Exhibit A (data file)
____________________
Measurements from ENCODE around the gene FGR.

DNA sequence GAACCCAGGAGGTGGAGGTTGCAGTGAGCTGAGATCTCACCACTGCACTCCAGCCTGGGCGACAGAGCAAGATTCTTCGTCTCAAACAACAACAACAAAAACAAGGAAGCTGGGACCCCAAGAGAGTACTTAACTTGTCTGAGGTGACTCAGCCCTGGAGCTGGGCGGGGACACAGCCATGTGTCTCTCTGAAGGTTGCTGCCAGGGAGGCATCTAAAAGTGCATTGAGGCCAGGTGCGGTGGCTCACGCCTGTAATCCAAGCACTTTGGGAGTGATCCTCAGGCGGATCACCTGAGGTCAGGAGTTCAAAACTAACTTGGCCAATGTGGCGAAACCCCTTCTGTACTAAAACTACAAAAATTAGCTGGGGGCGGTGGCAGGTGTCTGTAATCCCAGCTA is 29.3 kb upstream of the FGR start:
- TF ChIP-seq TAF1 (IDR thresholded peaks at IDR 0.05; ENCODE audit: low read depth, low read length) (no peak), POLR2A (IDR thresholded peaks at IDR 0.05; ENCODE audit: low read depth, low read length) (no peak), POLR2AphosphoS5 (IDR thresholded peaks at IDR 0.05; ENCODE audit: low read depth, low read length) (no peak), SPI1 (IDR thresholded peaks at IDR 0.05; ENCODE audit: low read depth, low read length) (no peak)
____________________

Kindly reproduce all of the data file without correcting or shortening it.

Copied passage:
Measurements from ENCODE around the gene FGR.

DNA sequence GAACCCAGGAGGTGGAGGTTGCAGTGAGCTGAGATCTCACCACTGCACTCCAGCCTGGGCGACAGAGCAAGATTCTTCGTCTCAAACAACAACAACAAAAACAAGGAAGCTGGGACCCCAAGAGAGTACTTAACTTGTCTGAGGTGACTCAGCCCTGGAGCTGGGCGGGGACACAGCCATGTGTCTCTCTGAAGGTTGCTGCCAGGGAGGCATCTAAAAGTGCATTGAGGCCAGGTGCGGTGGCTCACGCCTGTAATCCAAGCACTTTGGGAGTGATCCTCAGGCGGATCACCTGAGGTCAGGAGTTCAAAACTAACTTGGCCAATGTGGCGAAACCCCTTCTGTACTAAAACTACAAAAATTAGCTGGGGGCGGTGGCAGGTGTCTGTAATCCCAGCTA is 29.3 kb upstream of the FGR start:
- TF ChIP-seq TAF1 (IDR thresholded peaks at IDR 0.05; ENCODE audit: low read depth, low read length) (no peak), POLR2A (IDR thresholded peaks at IDR 0.05; ENCODE audit: low read depth, low read length) (no peak), POLR2AphosphoS5 (IDR thresholded peaks at IDR 0.05; ENCODE audit: low read depth, low read length) (no peak), SPI1 (IDR thresholded peaks at IDR 0.05; ENCODE audit: low read depth, low read length) (no peak)